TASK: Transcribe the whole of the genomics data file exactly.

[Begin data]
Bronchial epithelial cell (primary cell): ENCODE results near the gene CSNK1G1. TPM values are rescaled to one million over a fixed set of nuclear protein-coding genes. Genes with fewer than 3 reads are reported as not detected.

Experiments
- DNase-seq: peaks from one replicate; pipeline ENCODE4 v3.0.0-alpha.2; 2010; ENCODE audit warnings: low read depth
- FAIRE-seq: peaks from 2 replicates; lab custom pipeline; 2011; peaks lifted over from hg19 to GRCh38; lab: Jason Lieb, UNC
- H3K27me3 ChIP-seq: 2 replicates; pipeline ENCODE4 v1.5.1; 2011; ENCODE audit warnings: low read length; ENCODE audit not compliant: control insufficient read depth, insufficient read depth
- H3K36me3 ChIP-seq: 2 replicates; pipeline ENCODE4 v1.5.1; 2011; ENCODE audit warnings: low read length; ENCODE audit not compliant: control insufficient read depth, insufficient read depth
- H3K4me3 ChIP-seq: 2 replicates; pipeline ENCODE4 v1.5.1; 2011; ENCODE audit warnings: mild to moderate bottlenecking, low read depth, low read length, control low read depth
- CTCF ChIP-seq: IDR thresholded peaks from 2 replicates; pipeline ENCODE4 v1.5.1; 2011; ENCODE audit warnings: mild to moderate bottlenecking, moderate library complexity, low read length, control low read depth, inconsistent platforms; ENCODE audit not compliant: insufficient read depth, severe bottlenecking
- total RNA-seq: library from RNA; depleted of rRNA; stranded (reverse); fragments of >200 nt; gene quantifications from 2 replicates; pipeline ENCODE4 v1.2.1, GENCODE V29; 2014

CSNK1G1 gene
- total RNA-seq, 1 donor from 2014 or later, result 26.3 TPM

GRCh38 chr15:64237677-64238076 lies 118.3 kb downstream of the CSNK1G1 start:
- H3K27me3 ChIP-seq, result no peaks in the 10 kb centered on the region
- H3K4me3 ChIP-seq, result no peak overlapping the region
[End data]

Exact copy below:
Bronchial epithelial cell (primary cell): ENCODE results near the gene CSNK1G1. TPM values are rescaled to one million over a fixed set of nuclear protein-coding genes. Genes with fewer than 3 reads are reported as not detected.

Experiments
- DNase-seq: peaks from one replicate; pipeline ENCODE4 v3.0.0-alpha.2; 2010; ENCODE audit warnings: low read depth
- FAIRE-seq: peaks from 2 replicates; lab custom pipeline; 2011; peaks lifted over from hg19 to GRCh38; lab: Jason Lieb, UNC
- H3K27me3 ChIP-seq: 2 replicates; pipeline ENCODE4 v1.5.1; 2011; ENCODE audit warnings: low read length; ENCODE audit not compliant: control insufficient read depth, insufficient read depth
- H3K36me3 ChIP-seq: 2 replicates; pipeline ENCODE4 v1.5.1; 2011; ENCODE audit warnings: low read length; ENCODE audit not compliant: control insufficient read depth, insufficient read depth
- H3K4me3 ChIP-seq: 2 replicates; pipeline ENCODE4 v1.5.1; 2011; ENCODE audit warnings: mild to moderate bottlenecking, low read depth, low read length, control low read depth
- CTCF ChIP-seq: IDR thresholded peaks from 2 replicates; pipeline ENCODE4 v1.5.1; 2011; ENCODE audit warnings: mild to moderate bottlenecking, moderate library complexity, low read length, control low read depth, inconsistent platforms; ENCODE audit not compliant: insufficient read depth, severe bottlenecking
- total RNA-seq: library from RNA; depleted of rRNA; stranded (reverse); fragments of >200 nt; gene quantifications from 2 replicates; pipeline ENCODE4 v1.2.1, GENCODE V29; 2014

CSNK1G1 gene
- total RNA-seq, 1 donor from 2014 or later, result 26.3 TPM

GRCh38 chr15:64237677-64238076 lies 118.3 kb downstream of the CSNK1G1 start:
- H3K27me3 ChIP-seq, result no peaks in the 10 kb centered on the region
- H3K4me3 ChIP-seq, result no peak overlapping the region